Part of the calculus behind any drawdown schedule will be the progress of peace negotiations with the Taliban. Yesterday, The Express Tribune, a Pakistani newspaper affiliated with The International Tribune, ran a story alleging that, according to an unnamed source, the United States had made direct contact with Taliban leader Mullah Omar via an intermediary, a former Taliban spokesman known as Mohammad Hanif who was arrested by U.S. forces in 2007.

Rumors on high-level secret negotiations between the U.S. and the Taliban have been swirling around Kabul for at least a year. Some of this hearsay could be credible, such as talks in Germany, the Persian Gulf and Turkey, while in others instances the U.S. has been outright hoodwinked by Taliban impostors.

According to the Express article, the U.S. had offered the Taliban control over the south of Afghanistan, while leaving the north for the other political forces under American influence. However, this was rejected by the Taliban.

Should this turn out to be true, it would seem the U.S. has taken a page from a recent Foreign Affairs article penned by Robert D. Blackwill, former U.S. ambassador to India and former deputy national security adviser for strategic planning.

In the article Blackwill writes:

Current U.S. policy toward Afghanistan involves spending scores of billions of dollars and suffering several hundred allied deaths annually to prevent the Afghan Taliban from controlling the Afghan Pashtun homeland -- with little end in sight. Those who ask for more time for the existing strategy to succeed often fail to spell out what they think the odds are that it will work in the next few years, what amount of casualties and resources they think the attempt is worth, and why. That calculus suggests that it is time to shift to Plan B....The time has come, therefore, to switch to the least bad alternative -- acceptance of a de facto partition of the country.

Blackwill proposes a long term combat role for as many as 50,000 U.S. troops in the north half of the country, ceding the rest of the country to the Taliban. "...Washington should accept that the Taliban will inevitably control most of the Pashtun south and east and that the price of forestalling that outcome is far too high for the United States to continue paying," argues Blackwill. The former ambassador's proposal amounts to a decade of nation-building in the north and counterterrorism in the south.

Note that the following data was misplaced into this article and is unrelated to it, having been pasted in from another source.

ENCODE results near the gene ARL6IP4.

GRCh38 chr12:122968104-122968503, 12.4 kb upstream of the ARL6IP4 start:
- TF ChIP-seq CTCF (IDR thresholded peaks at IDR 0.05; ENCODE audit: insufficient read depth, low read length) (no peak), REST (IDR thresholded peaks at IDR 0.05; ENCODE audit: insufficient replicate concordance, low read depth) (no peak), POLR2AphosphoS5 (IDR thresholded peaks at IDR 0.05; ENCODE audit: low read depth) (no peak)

If the U.S. is indeed offering to barter half of Afghanistan for a peace treaty, perhaps the Obama administration has reluctantly arrived at the same conclusion as Blackwill: "Accepting a de facto partition of Afghanistan has enough downsides that choosing it makes sense only if the other options available are even worse. They are."

Alim

(AP Photo)

June 13, 2011

Kabul Hustle

Kabul is a hustle. But with a little scratch, a little nerve, a little luck and, yes, perhaps a little graft, all things are possible.

The economy grew by a blistering 22.5 percent last year, agriculture alone by 53 percent thanks to ample wet weather. The service sector bounded by double digits and mining, the purported panacea the country’s been longing for, jumped by a third.

Security, however, is at its worst since 2001, Afghanistan continues to provide 90 percent of the world’s heroin, the country ranks as second most corrupt and relies more heavily on foreign aid than any other.

It’s in front of such a backdrop that everyday Afghans have been eking out an existence through the nearly 10-year war.

A recent Guardian article illustrates how this drama is playing out in the capital of Kabul:

The 10-year international effort has seen Kabul change from being a moribund city of fewer than 400,000 to a bustling metropolis of 4.5 million flush with cash. The last two years have seen an explosion in conspicuous consumption. There are blocks of luxury apartments under construction, giant video hoardings advertising energy drinks, BMWs and Hummers blasting their way through the traffic with overpowered horns. Miralam Hosseini, 56, sells at least two $140,000 4x4s every week. Across the street from his showroom, an electronics shops stocks the latest 52in flat screen.
To read the rest of this article, visit Forbes.com, where it was originally published.

June 9, 2011

Debating Afghanistan

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Danielle Pletka makes the case for victory in Afghanistan:

The choices for America in Afghanistan are simpler than they appear in the fog of political debate: We can win or we can lose. Definitions can be debated, but in short, victory will mean that Afghanistan will not be a sustainable operational haven for al Qaeda, its political and terrorist affiliates, or a base for aggression against the U.S. and its allies.